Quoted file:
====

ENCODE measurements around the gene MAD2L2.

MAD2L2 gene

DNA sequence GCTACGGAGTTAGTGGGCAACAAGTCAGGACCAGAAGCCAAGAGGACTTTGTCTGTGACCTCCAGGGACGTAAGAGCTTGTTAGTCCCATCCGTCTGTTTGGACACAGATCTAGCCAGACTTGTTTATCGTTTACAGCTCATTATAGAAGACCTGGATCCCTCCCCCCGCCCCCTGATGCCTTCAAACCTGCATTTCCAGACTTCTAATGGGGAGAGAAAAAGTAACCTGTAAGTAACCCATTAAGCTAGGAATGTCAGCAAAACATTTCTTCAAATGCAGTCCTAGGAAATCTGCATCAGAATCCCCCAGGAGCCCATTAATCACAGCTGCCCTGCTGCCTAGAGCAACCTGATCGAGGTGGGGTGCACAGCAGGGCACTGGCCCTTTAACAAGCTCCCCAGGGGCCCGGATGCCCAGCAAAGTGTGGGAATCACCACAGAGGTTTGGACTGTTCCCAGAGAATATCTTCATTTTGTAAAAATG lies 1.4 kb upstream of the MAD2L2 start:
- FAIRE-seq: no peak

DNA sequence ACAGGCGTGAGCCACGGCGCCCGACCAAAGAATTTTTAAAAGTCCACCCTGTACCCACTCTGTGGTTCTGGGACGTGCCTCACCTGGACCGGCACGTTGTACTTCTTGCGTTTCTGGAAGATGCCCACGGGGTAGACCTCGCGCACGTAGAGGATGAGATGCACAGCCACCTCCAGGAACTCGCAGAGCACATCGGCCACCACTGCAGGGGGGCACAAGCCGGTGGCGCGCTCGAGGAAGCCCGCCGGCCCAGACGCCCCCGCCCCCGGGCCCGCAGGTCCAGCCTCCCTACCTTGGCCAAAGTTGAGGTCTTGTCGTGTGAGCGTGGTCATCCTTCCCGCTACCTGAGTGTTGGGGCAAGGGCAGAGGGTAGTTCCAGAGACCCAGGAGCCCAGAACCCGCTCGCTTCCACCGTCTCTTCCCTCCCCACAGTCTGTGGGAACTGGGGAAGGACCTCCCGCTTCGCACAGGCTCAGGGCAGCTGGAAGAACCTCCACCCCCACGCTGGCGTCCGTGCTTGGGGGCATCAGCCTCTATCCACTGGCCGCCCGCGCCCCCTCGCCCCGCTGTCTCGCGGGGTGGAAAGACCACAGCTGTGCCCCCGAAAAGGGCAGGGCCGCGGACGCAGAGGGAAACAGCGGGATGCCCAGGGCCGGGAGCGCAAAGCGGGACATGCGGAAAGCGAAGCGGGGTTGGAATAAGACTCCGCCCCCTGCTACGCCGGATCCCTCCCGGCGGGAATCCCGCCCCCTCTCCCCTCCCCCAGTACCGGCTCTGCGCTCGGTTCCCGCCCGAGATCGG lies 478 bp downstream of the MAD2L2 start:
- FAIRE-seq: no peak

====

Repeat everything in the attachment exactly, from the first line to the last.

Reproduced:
ENCODE measurements around the gene MAD2L2.

MAD2L2 gene

DNA sequence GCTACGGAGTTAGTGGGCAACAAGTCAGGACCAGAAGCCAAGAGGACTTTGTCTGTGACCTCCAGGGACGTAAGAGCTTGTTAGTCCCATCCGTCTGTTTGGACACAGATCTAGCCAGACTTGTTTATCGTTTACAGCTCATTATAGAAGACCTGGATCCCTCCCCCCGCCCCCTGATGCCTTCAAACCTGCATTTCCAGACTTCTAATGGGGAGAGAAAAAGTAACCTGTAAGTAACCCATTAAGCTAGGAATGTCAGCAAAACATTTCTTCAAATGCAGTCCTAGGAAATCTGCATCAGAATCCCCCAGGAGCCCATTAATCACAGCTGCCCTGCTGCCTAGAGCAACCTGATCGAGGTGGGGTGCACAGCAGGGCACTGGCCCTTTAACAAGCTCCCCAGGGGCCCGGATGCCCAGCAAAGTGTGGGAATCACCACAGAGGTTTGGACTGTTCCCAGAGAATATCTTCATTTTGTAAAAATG lies 1.4 kb upstream of the MAD2L2 start:
- FAIRE-seq: no peak

DNA sequence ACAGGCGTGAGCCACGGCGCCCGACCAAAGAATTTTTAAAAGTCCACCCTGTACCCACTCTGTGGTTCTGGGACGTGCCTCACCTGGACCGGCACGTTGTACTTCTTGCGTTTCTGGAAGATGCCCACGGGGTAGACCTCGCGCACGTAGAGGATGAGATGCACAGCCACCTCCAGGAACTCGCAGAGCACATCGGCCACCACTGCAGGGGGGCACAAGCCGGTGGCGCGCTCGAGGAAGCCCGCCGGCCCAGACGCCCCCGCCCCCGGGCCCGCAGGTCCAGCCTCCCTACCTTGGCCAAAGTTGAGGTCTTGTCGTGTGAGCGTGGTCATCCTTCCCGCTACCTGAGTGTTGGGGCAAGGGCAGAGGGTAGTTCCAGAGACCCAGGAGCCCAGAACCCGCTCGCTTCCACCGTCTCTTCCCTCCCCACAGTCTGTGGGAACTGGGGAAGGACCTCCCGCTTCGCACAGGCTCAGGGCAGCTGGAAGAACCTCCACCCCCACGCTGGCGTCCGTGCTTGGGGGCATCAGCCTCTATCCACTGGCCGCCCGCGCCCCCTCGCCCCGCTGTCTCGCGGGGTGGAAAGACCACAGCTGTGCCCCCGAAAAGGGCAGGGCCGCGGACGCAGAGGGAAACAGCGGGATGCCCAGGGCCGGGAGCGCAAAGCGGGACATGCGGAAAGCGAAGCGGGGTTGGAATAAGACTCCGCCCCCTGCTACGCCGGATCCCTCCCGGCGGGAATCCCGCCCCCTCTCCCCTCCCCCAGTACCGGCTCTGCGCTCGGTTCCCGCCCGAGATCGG lies 478 bp downstream of the MAD2L2 start:
- FAIRE-seq: no peak